Portraying mostly women and children as they perform domestic tasks (sewing, cooking, harvesting, or teaching/learning) and leisure activities (reading, writing letters, painting, or playing music), these richly decorated, hand-painted paper dolls present a broad view of mid-nineteenth-century daily life. The mass commercial appeal of paper dolls arose around 1850 when these dolls began to appear in popular periodicals; however, homemade, hand-painted dolls had been circulating long beforehand. These dolls belong to a larger set of 85 figures, which were crafted around 1855 for a young girl in the Canadian town of Drummondville outside Quebec City, as indicated by an inscription on the reverse of one doll in the set and by a November 1924 article in Harper's Magazine featuring a descendent of the original owner, Ms. Lenox E. Chase. While it is unclear who painted these dolls, and while they may have been produced over an extended period of time given variations in the stock and coloration of the paper, all of the dolls seem to have been crafted by the same artist and each one includes its own unique name, written on the verso by the same hand each time. Genealogical records suggest that the dolls originally belonged to the Sutherland family, a Canadian family of British descent who had arrived in the English-Canadian town of Drummondville by the 1840's, and the dolls eventually would have been passed down to Ms. Chase, from whom Elie Nadelman likely acquired the set for his Museum of Folk and Peasant Arts. This object was once part of the folk art collection of Elie Nadelman (1882-1946), the avant-garde sculptor. From 1924 to 1934, Nadelman's collection was displayed in his Museum of Folk Arts, located in the Riverdale section of the Bronx. The Historical Society purchased Nadelman's entire collection in 1937.
Provenance: 
The Folk Art Collection of Elie Nadelman
Date Begin: 
0
Date End:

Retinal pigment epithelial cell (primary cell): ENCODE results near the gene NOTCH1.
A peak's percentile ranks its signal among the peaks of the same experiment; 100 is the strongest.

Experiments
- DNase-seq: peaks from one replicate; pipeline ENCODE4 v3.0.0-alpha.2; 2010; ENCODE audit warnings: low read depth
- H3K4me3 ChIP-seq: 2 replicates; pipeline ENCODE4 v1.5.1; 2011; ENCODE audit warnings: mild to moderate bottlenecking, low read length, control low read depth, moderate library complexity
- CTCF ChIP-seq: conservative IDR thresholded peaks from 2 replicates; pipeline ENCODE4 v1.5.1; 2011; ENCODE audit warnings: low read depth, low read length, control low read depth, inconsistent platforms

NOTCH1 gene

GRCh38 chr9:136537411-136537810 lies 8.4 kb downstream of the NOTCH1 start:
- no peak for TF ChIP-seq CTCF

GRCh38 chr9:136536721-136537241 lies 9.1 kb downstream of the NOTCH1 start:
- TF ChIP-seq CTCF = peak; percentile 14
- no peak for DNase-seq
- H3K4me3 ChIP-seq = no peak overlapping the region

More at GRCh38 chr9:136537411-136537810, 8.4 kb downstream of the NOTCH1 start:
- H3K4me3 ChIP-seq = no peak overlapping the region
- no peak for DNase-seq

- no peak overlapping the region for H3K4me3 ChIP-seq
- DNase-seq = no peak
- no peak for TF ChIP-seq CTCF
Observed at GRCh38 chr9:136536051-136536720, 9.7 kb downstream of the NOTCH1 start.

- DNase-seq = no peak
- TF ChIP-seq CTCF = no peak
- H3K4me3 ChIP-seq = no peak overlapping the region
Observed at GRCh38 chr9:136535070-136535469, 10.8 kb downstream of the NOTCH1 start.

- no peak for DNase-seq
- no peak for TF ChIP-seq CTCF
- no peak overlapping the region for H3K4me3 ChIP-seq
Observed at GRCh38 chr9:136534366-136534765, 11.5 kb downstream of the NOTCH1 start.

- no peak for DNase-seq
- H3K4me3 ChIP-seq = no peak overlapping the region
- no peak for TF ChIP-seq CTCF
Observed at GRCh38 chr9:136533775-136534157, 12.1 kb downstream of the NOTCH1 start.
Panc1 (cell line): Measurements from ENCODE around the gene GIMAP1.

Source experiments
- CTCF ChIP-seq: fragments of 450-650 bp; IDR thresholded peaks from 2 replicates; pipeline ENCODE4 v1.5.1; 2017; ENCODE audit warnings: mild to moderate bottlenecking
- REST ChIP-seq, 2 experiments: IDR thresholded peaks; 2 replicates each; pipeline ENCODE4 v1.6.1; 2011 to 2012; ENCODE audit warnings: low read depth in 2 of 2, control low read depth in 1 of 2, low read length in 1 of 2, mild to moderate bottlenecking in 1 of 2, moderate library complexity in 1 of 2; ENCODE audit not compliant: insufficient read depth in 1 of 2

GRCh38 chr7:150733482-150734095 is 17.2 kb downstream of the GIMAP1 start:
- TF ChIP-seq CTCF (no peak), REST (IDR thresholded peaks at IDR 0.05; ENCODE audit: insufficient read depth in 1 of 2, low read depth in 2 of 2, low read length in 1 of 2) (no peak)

1860
eMuseum Object ID: 
44708
Due to ongoing research, information about this object is subject to change.

Paper doll

Classification: 
Date: 
1830-1860
Medium: 
Paper, paint
Dimensions: 
Overall: 8 1/4 x 8 in. ( 21 x 20.3 cm )
Description: 
Painted cut-out paper figure: young woman playing an accordion.
Credit Line: 
Purchased from Elie Nadelman
Object Number: 
1937.1794c
Marks: 
written: in ink on reverse: "Clara"
Gallery Label: 
Portraying mostly women and children as they perform domestic tasks (sewing, cooking, harvesting, or teaching/learning) and leisure activities (reading, writing letters, painting, or playing music), these richly decorated, hand-painted paper dolls present a broad view of mid-nineteenth-century daily life. The mass commercial appeal of paper dolls arose around 1850 when these dolls began to appear in popular periodicals; however, homemade, hand-painted dolls had been circulating long beforehand. These dolls belong to a larger set of 85 figures, which were crafted around 1855 for a young girl in the Canadian town of Drummondville outside Quebec City, as indicated by an inscription on the reverse of one doll in the set and by a November 1924 article in Harper's Magazine featuring a descendent of the original owner, Ms. Lenox E. Chase. While it is unclear who painted these dolls, and while they may have been produced over an extended period of time given variations in the stock and coloration of the paper, all of the dolls seem to have been crafted by the same artist and each one includes its own unique name, written on the verso by the same hand each time. Genealogical records suggest that the dolls originally belonged to the Sutherland family, a Canadian family of British descent who had arrived in the English-Canadian town of Drummondville by the 1840's, and the dolls eventually would have been passed down to Ms. Chase, from whom Elie Nadelman likely acquired the set for his Museum of Folk and Peasant Arts. This object was once part of the folk art collection of Elie Nadelman (1882-1946), the avant-garde sculptor. From 1924 to 1934, Nadelman's collection was displayed in his Museum of Folk Arts, located in the Riverdale section of the Bronx. The Historical Society purchased Nadelman's entire collection in 1937.
Provenance: 
The Folk Art Collection of Elie Nadelman
Date Begin: 
0
Date End: 
1860
eMuseum Object ID: 
44707
Due to ongoing research, information about this object is subject to change.

Nutmeg grater/tobacco shredder

Date: 
ca. 1675-1775
Medium: 
Wood, iron
Dimensions: 
Overall: 5 3/4 x 2 in. ( 14.6 x 5.1 cm )
Description: 
Wood nutmeg grater with curved sides and pointed top, chip carved throughout; lid hinges on an iron pin at base, covering pierced sheet iron grater.
Credit Line: 
Purchased from Elie Nadelman, 1937
Object Number: 
INV.749
Inscriptions: 
hand-written: collector's label affixed to reverse: "449/French"
Gallery Label: 
This object was once part of the folk art collection of Elie Nadelman (1882-1946), the avant-garde sculptor. From 1924 to 1934, Nadelman's collection was displayed in his Museum of Folk Arts, located in the Riverdale section of the Bronx. The Historical Society purchased Nadelman's entire collection in 1937.
Provenance: 
The Folk Art Collection of Elie Nadelman
Date Begin: 
0
Date End: 
1775
eMuseum Object ID: 
44602
Due to ongoing research, information about this object is subject to change.

Nutmeg grater/tobacco shredder

Date: 
ca. 1650-1750